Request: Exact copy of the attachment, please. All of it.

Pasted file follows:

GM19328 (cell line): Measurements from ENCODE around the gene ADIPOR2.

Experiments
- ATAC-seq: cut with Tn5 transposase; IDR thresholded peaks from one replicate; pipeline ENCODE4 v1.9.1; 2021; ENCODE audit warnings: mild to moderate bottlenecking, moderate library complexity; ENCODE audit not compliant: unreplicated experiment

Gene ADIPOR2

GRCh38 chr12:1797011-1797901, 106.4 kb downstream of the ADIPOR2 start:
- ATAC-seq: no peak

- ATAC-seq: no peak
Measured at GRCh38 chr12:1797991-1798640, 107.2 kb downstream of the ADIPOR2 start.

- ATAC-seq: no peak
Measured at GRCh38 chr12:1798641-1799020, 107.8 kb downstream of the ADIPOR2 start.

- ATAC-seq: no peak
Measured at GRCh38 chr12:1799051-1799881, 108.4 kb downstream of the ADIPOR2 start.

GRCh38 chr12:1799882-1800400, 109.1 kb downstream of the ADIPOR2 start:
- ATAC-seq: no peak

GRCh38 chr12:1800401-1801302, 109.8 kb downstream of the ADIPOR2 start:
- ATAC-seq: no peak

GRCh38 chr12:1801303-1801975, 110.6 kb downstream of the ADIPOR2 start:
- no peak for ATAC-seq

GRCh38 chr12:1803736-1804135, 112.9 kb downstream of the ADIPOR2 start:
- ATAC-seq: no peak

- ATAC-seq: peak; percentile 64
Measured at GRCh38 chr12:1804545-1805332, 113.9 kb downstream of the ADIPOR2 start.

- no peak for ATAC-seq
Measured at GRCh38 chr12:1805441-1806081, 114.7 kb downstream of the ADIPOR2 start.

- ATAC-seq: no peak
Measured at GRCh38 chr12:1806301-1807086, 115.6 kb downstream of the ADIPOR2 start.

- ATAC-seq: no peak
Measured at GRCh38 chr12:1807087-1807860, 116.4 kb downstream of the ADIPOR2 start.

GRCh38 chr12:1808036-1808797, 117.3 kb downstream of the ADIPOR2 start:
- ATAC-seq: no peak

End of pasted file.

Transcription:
GM19328 (cell line): Measurements from ENCODE around the gene ADIPOR2.

Experiments
- ATAC-seq: cut with Tn5 transposase; IDR thresholded peaks from one replicate; pipeline ENCODE4 v1.9.1; 2021; ENCODE audit warnings: mild to moderate bottlenecking, moderate library complexity; ENCODE audit not compliant: unreplicated experiment

Gene ADIPOR2

GRCh38 chr12:1797011-1797901, 106.4 kb downstream of the ADIPOR2 start:
- ATAC-seq: no peak

- ATAC-seq: no peak
Measured at GRCh38 chr12:1797991-1798640, 107.2 kb downstream of the ADIPOR2 start.

- ATAC-seq: no peak
Measured at GRCh38 chr12:1798641-1799020, 107.8 kb downstream of the ADIPOR2 start.

- ATAC-seq: no peak
Measured at GRCh38 chr12:1799051-1799881, 108.4 kb downstream of the ADIPOR2 start.

GRCh38 chr12:1799882-1800400, 109.1 kb downstream of the ADIPOR2 start:
- ATAC-seq: no peak

GRCh38 chr12:1800401-1801302, 109.8 kb downstream of the ADIPOR2 start:
- ATAC-seq: no peak

GRCh38 chr12:1801303-1801975, 110.6 kb downstream of the ADIPOR2 start:
- no peak for ATAC-seq

GRCh38 chr12:1803736-1804135, 112.9 kb downstream of the ADIPOR2 start:
- ATAC-seq: no peak

- ATAC-seq: peak; percentile 64
Measured at GRCh38 chr12:1804545-1805332, 113.9 kb downstream of the ADIPOR2 start.

- no peak for ATAC-seq
Measured at GRCh38 chr12:1805441-1806081, 114.7 kb downstream of the ADIPOR2 start.

- ATAC-seq: no peak
Measured at GRCh38 chr12:1806301-1807086, 115.6 kb downstream of the ADIPOR2 start.

- ATAC-seq: no peak
Measured at GRCh38 chr12:1807087-1807860, 116.4 kb downstream of the ADIPOR2 start.

GRCh38 chr12:1808036-1808797, 117.3 kb downstream of the ADIPOR2 start:
- ATAC-seq: no peak